Tougaard, J. 2014. Vurdering af effekter af undervandsstøj på marine organismer. Del 1 - Målemetoder, enheder og hørelse hos marine organismer. Aarhus Universitet, DCE – Nationalt Center for Miljø og Energi, 38 s. - Teknisk rapport fra DCE - Nationalt Center for Miljø og Energi nr. 44.
Assessment and discussions of impact of underwater noise on aquatic organisms are greatly hampered by the general lack of standards in analysis methods and measuring units. This report summarises points of importance, whether one is measuring sound or evaluating the work of others.
Instruments must be appropriate for the sounds one wants to record and with sensitivity that maximizes the signal to noise ratio of the recordings. All parts of the recording chain must have sufficient bandwidth and be properly calibrated to ensure comparability with other measurements.
Sound, which is variable in time, in particular ambient noise, must be characterised by appropriate statistical measures, such as medians and percentiles or other measures of variation. Sound propagation around a sound source should likewise be characterised by multiple measurements in different directions and distances.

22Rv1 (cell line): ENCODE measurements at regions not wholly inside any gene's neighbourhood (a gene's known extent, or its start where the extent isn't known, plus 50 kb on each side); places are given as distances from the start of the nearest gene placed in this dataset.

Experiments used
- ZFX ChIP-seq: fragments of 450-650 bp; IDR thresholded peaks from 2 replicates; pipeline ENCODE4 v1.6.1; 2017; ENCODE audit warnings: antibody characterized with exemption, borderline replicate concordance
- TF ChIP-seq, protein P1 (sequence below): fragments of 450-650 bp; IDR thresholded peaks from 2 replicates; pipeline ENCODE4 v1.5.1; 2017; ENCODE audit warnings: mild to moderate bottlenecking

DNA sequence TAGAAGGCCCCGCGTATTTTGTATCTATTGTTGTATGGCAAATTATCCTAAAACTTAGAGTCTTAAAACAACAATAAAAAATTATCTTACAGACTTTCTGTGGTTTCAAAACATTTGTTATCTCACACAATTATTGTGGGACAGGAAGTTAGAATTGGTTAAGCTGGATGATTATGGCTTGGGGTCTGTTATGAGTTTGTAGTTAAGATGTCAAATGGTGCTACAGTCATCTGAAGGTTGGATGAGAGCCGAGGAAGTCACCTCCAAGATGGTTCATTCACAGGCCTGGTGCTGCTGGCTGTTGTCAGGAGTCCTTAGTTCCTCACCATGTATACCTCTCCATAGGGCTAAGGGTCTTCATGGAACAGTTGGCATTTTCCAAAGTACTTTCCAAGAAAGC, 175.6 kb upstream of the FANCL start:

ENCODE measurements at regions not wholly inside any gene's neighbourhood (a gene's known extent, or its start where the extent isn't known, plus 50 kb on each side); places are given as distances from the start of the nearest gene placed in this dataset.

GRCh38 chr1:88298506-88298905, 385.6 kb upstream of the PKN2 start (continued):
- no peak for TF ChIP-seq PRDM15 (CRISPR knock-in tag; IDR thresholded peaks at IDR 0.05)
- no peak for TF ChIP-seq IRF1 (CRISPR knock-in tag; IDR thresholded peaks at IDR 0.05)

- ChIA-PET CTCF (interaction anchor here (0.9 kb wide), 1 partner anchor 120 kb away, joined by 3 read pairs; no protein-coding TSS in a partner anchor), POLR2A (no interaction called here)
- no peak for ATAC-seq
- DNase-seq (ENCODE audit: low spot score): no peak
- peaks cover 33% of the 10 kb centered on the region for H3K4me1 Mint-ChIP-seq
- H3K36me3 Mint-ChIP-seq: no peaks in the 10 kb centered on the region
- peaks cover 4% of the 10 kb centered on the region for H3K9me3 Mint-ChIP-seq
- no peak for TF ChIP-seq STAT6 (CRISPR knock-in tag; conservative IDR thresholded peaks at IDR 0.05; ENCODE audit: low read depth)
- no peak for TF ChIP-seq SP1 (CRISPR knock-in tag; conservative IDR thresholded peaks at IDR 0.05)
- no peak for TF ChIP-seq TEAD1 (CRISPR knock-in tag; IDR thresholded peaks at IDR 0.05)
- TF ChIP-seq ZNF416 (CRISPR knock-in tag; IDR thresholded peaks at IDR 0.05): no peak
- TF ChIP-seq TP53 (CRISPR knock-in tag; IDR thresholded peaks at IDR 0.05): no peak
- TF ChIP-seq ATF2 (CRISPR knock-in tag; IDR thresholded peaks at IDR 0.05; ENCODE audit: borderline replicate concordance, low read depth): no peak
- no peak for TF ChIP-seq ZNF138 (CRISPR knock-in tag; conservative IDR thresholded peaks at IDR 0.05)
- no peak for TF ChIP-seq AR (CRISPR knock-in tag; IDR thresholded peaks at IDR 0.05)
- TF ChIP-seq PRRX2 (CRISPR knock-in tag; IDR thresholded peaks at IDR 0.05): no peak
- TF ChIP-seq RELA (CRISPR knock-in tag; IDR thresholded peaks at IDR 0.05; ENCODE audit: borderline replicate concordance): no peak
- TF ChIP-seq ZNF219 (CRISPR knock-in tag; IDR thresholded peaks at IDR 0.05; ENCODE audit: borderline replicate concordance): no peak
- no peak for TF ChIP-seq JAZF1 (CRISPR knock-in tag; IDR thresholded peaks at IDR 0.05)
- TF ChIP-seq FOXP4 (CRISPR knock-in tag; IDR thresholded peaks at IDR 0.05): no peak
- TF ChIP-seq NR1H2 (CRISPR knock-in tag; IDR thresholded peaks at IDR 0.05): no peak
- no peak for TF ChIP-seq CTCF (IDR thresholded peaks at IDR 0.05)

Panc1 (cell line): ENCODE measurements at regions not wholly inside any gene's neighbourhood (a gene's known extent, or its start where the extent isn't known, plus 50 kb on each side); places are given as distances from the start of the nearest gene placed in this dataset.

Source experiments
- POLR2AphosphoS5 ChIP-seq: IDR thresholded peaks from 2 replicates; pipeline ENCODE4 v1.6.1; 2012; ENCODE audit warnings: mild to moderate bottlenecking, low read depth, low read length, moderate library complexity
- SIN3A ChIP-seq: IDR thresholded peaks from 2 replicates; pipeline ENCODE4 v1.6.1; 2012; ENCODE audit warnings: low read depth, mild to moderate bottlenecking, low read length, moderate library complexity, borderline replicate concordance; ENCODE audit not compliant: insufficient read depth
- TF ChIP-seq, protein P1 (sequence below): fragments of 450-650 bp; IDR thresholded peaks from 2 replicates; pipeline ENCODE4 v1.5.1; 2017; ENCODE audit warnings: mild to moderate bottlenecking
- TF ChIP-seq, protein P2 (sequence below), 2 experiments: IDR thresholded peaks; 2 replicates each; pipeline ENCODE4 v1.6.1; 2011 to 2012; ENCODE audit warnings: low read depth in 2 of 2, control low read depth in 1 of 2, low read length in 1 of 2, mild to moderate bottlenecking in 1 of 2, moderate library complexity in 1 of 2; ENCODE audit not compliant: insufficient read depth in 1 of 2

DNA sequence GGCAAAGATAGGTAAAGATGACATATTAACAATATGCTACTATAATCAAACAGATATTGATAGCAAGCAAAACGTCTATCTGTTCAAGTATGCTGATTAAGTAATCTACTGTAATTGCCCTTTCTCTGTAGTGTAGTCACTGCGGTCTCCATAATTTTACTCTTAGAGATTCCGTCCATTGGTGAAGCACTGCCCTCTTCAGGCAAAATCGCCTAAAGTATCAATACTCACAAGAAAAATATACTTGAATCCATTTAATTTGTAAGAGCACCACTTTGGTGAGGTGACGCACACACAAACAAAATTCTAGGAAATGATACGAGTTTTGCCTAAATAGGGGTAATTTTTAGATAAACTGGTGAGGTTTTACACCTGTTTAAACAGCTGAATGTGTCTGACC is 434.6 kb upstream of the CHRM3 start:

Additional information relevant for interpretation of measurements must be given. This includes not only the equipment used but also environmental parameters, measurement positions and measurement protocol.
Agreed and de facto standards, if existing, should be followed in analysis and when reporting results. Particular concern connects to the use of the dB-scale, where not even peer-review can be taken as a guarantee that usage is correct or at least consistent. Different studies can in many cases not be compared at all and other only with sufficient caution.
In cases where standard analysis methods, such as 1/3-octave spectra or rms-averages, are not considered fully appropriate for a specific application, the results from new analysis methods should always be accompanied with results from standard methods, to allow comparability with other studies.
Methods for analysing impact must be adapted to the specific objectives. A distinction should be made between making a full characterization of a sound source from a physical/acoustical point of view and a bioacoustics assessment related to a particular species or species group. In the first instance as many features of the sound are to be included but in the latter the objective must be to describe the sound, to the best of abilities, with respect to how it is perceived and may affect the focal species.
Measurements should cover either the entire frequency range of the sound under analysis or the audible range for the focal animal. Likewise the sensitivity of instruments should be at least as large as the auditory system of the focal animal or, if this is not realised, to include this constraint in the discussion of results. Particular attention should be whether the self-noise of recording instruments is the limiting factor for conclusions on impact.